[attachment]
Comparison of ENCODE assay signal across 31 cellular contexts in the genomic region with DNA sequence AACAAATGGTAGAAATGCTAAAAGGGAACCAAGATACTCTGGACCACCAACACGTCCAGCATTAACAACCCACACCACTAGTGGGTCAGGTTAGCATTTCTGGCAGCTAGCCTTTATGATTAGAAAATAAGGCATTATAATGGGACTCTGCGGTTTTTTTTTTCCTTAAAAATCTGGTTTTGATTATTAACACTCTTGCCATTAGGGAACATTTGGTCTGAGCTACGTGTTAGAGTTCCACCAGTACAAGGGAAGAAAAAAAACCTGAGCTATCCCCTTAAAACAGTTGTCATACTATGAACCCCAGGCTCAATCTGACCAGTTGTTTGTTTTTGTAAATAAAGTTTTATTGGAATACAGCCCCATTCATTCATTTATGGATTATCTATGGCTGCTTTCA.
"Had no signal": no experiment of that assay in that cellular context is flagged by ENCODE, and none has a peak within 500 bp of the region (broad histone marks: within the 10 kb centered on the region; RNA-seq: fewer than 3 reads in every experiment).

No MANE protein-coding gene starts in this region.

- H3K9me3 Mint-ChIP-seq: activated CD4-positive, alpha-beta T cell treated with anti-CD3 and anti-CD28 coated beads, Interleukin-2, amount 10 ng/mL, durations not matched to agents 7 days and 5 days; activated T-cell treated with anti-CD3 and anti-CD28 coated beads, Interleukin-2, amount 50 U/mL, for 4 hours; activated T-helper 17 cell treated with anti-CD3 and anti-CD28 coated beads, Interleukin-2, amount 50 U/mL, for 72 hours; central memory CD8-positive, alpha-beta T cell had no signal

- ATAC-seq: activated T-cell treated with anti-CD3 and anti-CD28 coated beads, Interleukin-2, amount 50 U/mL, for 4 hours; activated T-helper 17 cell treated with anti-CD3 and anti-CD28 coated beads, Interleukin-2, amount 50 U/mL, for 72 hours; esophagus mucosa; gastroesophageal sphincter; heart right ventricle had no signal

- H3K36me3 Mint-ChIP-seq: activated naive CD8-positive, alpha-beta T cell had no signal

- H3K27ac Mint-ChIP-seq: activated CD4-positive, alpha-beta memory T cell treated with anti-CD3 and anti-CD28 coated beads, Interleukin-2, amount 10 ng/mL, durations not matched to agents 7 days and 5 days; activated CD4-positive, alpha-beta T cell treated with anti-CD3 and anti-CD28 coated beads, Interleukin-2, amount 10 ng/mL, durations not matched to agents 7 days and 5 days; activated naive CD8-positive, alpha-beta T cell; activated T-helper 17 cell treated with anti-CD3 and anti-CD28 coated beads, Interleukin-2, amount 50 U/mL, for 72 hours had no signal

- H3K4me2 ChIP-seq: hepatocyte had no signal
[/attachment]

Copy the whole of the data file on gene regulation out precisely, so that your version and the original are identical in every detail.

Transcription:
Comparison of ENCODE assay signal across 31 cellular contexts in the genomic region with DNA sequence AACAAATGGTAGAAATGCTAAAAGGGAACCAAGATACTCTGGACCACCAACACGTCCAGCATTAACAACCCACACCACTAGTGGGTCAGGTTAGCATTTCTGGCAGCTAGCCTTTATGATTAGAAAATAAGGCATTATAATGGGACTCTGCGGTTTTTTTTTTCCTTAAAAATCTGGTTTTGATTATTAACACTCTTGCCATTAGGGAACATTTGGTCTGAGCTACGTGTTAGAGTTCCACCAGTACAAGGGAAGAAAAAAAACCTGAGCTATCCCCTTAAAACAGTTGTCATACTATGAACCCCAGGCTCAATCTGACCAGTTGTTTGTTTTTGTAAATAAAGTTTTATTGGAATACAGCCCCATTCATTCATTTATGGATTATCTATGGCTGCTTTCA.
"Had no signal": no experiment of that assay in that cellular context is flagged by ENCODE, and none has a peak within 500 bp of the region (broad histone marks: within the 10 kb centered on the region; RNA-seq: fewer than 3 reads in every experiment).

No MANE protein-coding gene starts in this region.

- H3K9me3 Mint-ChIP-seq: activated CD4-positive, alpha-beta T cell treated with anti-CD3 and anti-CD28 coated beads, Interleukin-2, amount 10 ng/mL, durations not matched to agents 7 days and 5 days; activated T-cell treated with anti-CD3 and anti-CD28 coated beads, Interleukin-2, amount 50 U/mL, for 4 hours; activated T-helper 17 cell treated with anti-CD3 and anti-CD28 coated beads, Interleukin-2, amount 50 U/mL, for 72 hours; central memory CD8-positive, alpha-beta T cell had no signal

- ATAC-seq: activated T-cell treated with anti-CD3 and anti-CD28 coated beads, Interleukin-2, amount 50 U/mL, for 4 hours; activated T-helper 17 cell treated with anti-CD3 and anti-CD28 coated beads, Interleukin-2, amount 50 U/mL, for 72 hours; esophagus mucosa; gastroesophageal sphincter; heart right ventricle had no signal

- H3K36me3 Mint-ChIP-seq: activated naive CD8-positive, alpha-beta T cell had no signal

- H3K27ac Mint-ChIP-seq: activated CD4-positive, alpha-beta memory T cell treated with anti-CD3 and anti-CD28 coated beads, Interleukin-2, amount 10 ng/mL, durations not matched to agents 7 days and 5 days; activated CD4-positive, alpha-beta T cell treated with anti-CD3 and anti-CD28 coated beads, Interleukin-2, amount 10 ng/mL, durations not matched to agents 7 days and 5 days; activated naive CD8-positive, alpha-beta T cell; activated T-helper 17 cell treated with anti-CD3 and anti-CD28 coated beads, Interleukin-2, amount 50 U/mL, for 72 hours had no signal

- H3K4me2 ChIP-seq: hepatocyte had no signal